Welcome to my special Yoga Nidra course! This five class series will take you through an overview of each of the five Koshas, or energetic sheaths of the body, with each class focusing on one of the Koshas. The first class contains an intention setting period, in Yoga Nidra this is also known as your Sankalpa or deep inner resolve. This intention is then carried through your remaining classes and it is encouraged to develop as you progress. Each of the five classes in this course will contain some journaling prompts to help you to get to know yourself better, some Yin Yoga to help you get to know your physical body better, and of course Yoga Nidra to help you Get to Know Nidra and bring it all together!
For my first few years of practicing yoga I noticed a desire to go further into the poses as my body became more used to the sensations and positions of the postures, I think this is natural for most practitioners but for me soon became a constant search for more in my practice.
I began practicing yoga about 8 years ago and I immediately felt a acceptance from the community of students and instructors. Receiving praise from my teacher was something that I loved to hear, but subconsciously created a complicated environment around the practice of yoga. I remember going further into the posture when my teachers walked past me, I remember letting them adjust me in postures to “help me go deeper”, then after class getting that reaffirming comment from the instructor on the way out the door. “Great job going deeper in Camel Pose today Matthew”!
Although positive on the surface, without the simultaneous teaching of a mindfulness practice, this “going deeper” mentality can be damaging. I recall a specific back bending workshop that I took where the leader of the workshop adjusted me in front of the entire class. In that moment I felt pressured to move deeper into the pose than I normally would be comfortable with. I was also being physically manipulated by the teacher to move my body deeper into the back bend, which I felt I must go along with, so as to not embarrass myself or the instructor. When I achieved what the instructor was trying to get me to do the whole room began to applaud. Nothing hurt in that moment, but the damage that was being done was happening on an entirely different level.
At the time, I think the praise of going deeper in a yoga pose felt better than the yoga pose itself, it was so nice to feel like someone was on my team!
For the first year I continued to practice, thinking that going deeper into the postures was just straight up better, and in those years my ego drove my yoga practice. I practiced relentlessly, somehow thinking that by moving into the furthest expressions of the yoga postures I would unlock some sort of secret power. The secret eventually showed up in the form of a torn hip adductor muscle, pectineus to be exact. I got this injury from pushing my hips deeper and deeper in cobblers pose, thinking that my knees have to touch the ground to get maximum benefit from my practice.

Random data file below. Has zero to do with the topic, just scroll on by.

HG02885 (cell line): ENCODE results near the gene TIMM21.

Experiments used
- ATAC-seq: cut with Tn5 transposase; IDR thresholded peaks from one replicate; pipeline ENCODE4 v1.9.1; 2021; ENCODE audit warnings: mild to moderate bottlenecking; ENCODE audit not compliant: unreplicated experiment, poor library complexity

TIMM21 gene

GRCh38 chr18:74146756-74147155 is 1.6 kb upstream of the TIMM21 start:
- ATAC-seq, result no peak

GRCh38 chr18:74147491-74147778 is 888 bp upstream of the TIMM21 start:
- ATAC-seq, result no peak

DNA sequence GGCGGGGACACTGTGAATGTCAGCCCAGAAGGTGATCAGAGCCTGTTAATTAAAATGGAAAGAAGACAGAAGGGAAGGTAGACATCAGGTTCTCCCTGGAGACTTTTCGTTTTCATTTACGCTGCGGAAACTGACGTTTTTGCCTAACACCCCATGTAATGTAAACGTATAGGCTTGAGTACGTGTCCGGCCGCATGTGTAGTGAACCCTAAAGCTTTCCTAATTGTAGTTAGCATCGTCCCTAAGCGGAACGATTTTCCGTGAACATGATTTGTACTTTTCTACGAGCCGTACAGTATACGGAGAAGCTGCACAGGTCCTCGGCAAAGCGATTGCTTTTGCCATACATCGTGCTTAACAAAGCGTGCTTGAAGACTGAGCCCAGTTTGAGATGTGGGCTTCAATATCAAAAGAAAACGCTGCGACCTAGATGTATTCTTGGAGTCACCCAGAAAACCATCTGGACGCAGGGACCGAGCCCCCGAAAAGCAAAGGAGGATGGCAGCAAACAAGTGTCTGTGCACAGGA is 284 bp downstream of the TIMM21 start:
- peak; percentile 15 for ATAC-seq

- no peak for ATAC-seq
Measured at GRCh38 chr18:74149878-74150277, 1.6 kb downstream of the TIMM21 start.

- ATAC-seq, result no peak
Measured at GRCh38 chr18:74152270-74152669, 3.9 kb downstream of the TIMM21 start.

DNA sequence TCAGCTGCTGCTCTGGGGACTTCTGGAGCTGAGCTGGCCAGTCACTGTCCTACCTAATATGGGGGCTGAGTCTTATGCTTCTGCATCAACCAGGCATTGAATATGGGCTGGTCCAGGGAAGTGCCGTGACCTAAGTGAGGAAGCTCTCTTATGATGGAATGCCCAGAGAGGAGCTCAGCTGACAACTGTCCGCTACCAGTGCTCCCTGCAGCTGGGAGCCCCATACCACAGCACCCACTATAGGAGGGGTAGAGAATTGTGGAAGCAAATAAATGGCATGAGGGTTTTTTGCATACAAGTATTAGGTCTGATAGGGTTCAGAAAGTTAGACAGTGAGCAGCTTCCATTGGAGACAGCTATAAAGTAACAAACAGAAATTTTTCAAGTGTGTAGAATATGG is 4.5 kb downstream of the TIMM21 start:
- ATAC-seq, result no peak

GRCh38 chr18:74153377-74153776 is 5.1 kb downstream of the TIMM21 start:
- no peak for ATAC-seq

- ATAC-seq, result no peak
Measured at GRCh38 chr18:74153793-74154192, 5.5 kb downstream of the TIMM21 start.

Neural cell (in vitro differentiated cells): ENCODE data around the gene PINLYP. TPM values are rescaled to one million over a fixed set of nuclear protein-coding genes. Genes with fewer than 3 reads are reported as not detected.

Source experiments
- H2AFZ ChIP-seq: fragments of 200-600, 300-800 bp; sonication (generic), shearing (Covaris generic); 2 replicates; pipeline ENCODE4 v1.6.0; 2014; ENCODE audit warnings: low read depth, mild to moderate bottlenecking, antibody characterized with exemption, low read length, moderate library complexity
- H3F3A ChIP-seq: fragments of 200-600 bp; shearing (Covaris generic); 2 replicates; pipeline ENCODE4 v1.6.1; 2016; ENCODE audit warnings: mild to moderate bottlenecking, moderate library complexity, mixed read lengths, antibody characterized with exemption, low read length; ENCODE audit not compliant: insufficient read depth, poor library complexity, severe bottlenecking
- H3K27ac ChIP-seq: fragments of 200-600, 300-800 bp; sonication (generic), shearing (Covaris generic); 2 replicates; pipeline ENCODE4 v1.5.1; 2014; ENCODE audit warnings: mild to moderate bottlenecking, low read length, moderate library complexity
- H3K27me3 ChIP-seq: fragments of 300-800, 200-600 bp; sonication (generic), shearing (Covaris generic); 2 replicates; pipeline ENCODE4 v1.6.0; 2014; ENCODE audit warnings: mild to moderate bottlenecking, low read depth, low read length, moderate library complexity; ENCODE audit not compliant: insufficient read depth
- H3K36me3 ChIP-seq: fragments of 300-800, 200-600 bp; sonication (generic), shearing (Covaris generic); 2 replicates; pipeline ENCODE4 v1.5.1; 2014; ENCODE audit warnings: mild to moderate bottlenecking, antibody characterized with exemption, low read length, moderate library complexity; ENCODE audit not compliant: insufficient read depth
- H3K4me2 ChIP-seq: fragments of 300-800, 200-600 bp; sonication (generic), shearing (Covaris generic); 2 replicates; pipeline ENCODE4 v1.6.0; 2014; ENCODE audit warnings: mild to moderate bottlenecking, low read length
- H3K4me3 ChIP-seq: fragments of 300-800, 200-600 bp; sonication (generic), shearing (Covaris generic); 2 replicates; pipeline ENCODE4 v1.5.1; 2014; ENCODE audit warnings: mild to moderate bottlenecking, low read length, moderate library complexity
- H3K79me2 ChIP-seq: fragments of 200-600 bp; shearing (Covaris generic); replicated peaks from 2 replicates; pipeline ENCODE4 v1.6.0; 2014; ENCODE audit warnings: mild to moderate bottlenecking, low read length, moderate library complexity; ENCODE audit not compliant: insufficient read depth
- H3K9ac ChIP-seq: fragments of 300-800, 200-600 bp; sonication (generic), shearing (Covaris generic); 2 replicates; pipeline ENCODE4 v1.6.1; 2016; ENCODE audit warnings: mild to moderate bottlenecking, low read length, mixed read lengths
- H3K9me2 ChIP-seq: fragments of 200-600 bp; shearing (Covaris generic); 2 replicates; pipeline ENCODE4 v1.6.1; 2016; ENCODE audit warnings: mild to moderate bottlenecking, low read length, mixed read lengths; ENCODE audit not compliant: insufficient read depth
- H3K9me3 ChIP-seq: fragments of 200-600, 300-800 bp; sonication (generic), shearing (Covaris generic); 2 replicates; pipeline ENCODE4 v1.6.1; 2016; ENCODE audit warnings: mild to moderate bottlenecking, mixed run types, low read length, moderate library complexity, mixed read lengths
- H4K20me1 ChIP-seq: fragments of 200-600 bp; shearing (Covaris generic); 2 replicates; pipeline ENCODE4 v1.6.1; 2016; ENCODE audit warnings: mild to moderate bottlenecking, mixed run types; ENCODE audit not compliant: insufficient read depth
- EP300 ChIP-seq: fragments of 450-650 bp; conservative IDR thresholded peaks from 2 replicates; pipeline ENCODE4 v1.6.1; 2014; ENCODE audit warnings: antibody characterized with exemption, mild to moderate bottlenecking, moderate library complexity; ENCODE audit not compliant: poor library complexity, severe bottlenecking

Society often tells us that more is better. The message I see from so many ads is to achieve more. Get a partner, a house, some kids. Get that promotion, get a lot of friends, be liked by your peers. Get more money, a bigger house. Get another promotion, get a new car, get a summer home, a winter holiday. Buy more, do more, be more. The message is everywhere, and the world of yoga is not immune to it.
The practice of yoga became a greedy search for more sensations and I thought that if I was going to spend an entire hour of my day doing yoga, it better well be worth it. Applying this expectation to my practice began to take away the very thing that I fell in love with when I started practicing yoga, the community or as they call it in Sanskrit, the sangha, and the sense of being in the moment. Expectations reduced my ability to be in the moment, I was stuck in an attachment mindset.
Luckily I met someone that changed my yoga practice forever and taught me more about my body than I had ever known before. This teacher is such a gem and taught me so much about bio-mechanics in yoga poses. I am so grateful for her teachings because it shifted the way I do yoga, and the way I teach yoga.
The Buddha talks about attachment and aversion being the two main things that take one away from being present in this moment. It shows up in yoga by wanting to create the same results as the last time one was in the pose, attachment. It shows up by being afraid of feeling something in ones body or mind, aversion.
Going further into yoga poses can be amazing, but so can the subtle sensations of relaxation in the poses, the practice of finding that perfect balance between challenge and ease. The balance between using what you know about your body to practice safely, but also exploring the beginners mind and going somewhere unknown. I think of this as moving into kindness. Offering your body something it didn’t have to strive for, something it didn’t have to reach for, something that was there all along in the quiet space of your heart. Something you don’t have to buy, or try on, or prove to anyone. Nowadays I find myself searching for a different meaning in my yoga practice, one that shows me my subtle side but can surprise me with my subtle strengths as well.
Try it for yourself, start your next yoga practice with the intention of doing the postures with no more than about 25% effort and see what shows up for you. When I practice this way I am able to better feel my needs in the posture, and in the end of class I feel myself drop right into a relaxing savasana because my body didn’t become so amped up.